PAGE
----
Tarantulas Are Out At Halloween, But They’re Not Trick or Treating!

Posted on Monday, October 13, 2014 by eNature

Tarantulas are a group of often hairy and very large arachnids belonging to the Theraphosidae family of spiders, of which approximately 900 species have been found on 6 continents.

Halloween is almost here and lots of folks are thinking about spiders such as tarantulas—as well as bats, ghouls and other scary creatures.

But it turns out that tarantulas have a lot more on their mind this month than trick or treating.

It’s mating time for tarantulas.

And the story behind tarantula breeding season is a tale of long journeys, deadly peril, violence and love. It’s an epic worthy of Homer.

Mating Season Is Here

Fall is the time of year when male tarantulas, having finally reached adulthood, come out of the burrows in which they have lived for the first 5 to 12 years of their lives.

Their mission? To seek out females and mate with them. A host of perils awaits the newly emerged male in the outside world, not the least of which is the female herself.

The Women Are In Charge

Female tarantulas are doing what they usually do on warm evenings: sitting in their burrows near the surface, waiting to feel the vibrations of passersby. If the vibrations feel as if they might come from a small animal such as a cricket or another spider, she will rush out, grab the unsuspecting prey item and sink her fangs into it.

Clearly, approaching a female’s burrow is not a task for the faint at heart!

As a male tarantula approaches the burrow of a female, he first tastes the silk that lies around the entrance. If he detects a mature female in residence, he responds by drumming on the surface with his legs and his pedipalps (the leg-like first set of appendages, which are very long on tarantulas). The reason for this drumming is to let the female know that he is interested in mating—and would rather not be mistaken for a meal by the larger and always hungry female.

When and if a female emerges, he continues to drum as he approaches her. If she’s receptive, she will raise up the front end of her body and allow him to grab her fangs with the hook-like projections on his forelegs. He then transfers his sperm to her with his pedipalps.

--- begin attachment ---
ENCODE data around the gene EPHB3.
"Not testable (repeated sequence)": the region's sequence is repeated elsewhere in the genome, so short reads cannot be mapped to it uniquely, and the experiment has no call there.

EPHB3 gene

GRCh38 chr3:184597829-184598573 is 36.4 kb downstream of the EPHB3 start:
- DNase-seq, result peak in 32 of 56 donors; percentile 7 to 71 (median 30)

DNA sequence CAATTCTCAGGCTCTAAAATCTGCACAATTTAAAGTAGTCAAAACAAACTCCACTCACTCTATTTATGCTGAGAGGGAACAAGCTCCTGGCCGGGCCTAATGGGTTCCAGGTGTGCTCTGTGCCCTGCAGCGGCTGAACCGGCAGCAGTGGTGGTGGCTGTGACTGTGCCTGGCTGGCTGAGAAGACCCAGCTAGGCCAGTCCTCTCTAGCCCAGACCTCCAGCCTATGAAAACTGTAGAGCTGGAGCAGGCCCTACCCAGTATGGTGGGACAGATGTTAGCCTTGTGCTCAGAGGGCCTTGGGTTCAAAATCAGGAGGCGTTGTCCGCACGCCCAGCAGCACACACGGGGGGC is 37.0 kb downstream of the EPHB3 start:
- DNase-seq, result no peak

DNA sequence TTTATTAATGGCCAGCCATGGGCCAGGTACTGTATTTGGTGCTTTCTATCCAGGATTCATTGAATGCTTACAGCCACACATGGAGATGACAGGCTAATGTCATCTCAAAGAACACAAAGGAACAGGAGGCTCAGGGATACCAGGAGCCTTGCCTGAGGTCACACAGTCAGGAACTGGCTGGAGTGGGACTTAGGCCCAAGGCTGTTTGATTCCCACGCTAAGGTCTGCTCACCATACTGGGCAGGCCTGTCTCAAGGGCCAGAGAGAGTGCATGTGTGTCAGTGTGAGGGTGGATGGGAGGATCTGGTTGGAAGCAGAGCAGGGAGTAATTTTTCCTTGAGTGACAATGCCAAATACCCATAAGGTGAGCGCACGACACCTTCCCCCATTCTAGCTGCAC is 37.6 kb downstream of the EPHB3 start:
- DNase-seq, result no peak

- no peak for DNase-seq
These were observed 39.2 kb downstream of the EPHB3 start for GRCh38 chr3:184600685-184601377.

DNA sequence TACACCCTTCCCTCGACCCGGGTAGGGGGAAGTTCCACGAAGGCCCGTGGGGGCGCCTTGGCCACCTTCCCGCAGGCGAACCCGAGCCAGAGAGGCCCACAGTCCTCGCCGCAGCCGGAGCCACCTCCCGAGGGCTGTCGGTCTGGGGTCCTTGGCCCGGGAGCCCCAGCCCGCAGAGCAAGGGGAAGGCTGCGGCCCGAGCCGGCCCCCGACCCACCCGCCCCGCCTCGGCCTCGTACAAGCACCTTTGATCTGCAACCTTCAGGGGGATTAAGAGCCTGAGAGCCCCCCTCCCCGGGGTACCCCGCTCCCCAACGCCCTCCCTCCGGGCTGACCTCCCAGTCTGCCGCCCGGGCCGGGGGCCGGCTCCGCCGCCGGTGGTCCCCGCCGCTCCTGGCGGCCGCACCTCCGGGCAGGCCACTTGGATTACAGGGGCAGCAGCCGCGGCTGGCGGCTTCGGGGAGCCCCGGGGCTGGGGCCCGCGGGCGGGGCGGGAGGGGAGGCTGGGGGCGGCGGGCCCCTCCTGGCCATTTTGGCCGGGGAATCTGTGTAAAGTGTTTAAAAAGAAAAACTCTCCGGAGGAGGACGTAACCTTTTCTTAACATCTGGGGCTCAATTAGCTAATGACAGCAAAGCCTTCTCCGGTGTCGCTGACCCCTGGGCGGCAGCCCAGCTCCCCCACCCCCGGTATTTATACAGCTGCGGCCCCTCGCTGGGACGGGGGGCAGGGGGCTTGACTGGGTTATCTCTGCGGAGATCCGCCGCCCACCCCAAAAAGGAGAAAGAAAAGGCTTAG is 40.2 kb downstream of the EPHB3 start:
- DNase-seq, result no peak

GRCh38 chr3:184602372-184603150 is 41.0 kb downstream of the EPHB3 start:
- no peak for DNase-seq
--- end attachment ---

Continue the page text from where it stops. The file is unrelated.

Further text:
That was the easy part—the difficult task still lies ahead: he must release her fangs, disengage himself, and make a hasty retreat before she can overpower him and eat him. Even if he successfully escapes from his big date, the male tarantula is still not long for this world. Adult males (mated or not) usually die before winter arrives.

It’s Not Easy Being A Male Tarantula

As if being eaten by your mate isn’t enough to worry about, the male tarantula must also be on the alert for predators like owls, skunks, and foxes.

If he detects the approach of a hungry hunter, his most effective defense is to quickly use his hind legs to kick some of the hairs off of his abdomen. The hairs dislodge easily and are light enough to float into contact with the nose and eyes of the approaching predator. On contact the hairs produce a burning sensation.

This line of defense works well against mammals and birds, but there is another tarantula hunter out there that is an even greater threat, and it is considerably smaller than the spider: it is a wasp called the Tarantula Hawk.

A Wasp That Loves The Taste Of Fresh Tarantula

Tarantula Hawks are among the largest wasps in the world; one North American species exceeds two inches in length. They are handsome insects with metallic blue bodies and orange wings, sometimes seen sipping nectar at flowers (particularly milkweeds) in the early evening hours. Female Tarantula Hawks patrol low over open country, searching for wandering male tarantulas or for the burrows of females.

When the wasp finds a tarantula, she lands and approaches the spider directly. The spider assumes a defensive posture, raising the front legs and baring the lethal-looking fangs. Unfortunately for the spider, this posture also exposes its underside to the agile wasp, which quickly darts under the spider and stings it in a soft spot where the legs join the body.

The sting of the Tarantula Hawk contains a peculiar potion; it paralyzes the spider almost instantly, but does not kill it. The “sleeping” spider is then dragged to a burrow, pulled underground, and buried with a single wasp egg attached to the outside of the body. When the egg hatches, the maggot-like wasp larva has a huge fresh meal waiting for it. The spider is still alive, its tissues undecayed and ready for the wasp larva to devour. The voracious larva will even eat the muscles and other “nonessential” tissue before consuming the still-functioning organs.

So if you are out for a walk or a drive on an early autumn evening and you happen to see a giant hairy spider making his way over the ground, don’t react with fear.

Just wish him the best of luck. With all the perils ahead of him, he’s going to need it!

Ever encounter a tarantula in the wild? Or anywhere else?

We always enjoy hearing your stories!

USA: HALLOWEEN COSTUMES FOR KIDS: SEXISM AT A YOUNG AGE “We quickly located a firefighter costume for boys, complete with a bright red jacket, a traditional helmet and an axe. The girls’ version, on the other hand, is a skin-tight, short, shiny dress that’s surely flammable. It includes a fascinator (in lieu of a helmet) never before seen on a real firefighter.” [HuffPost]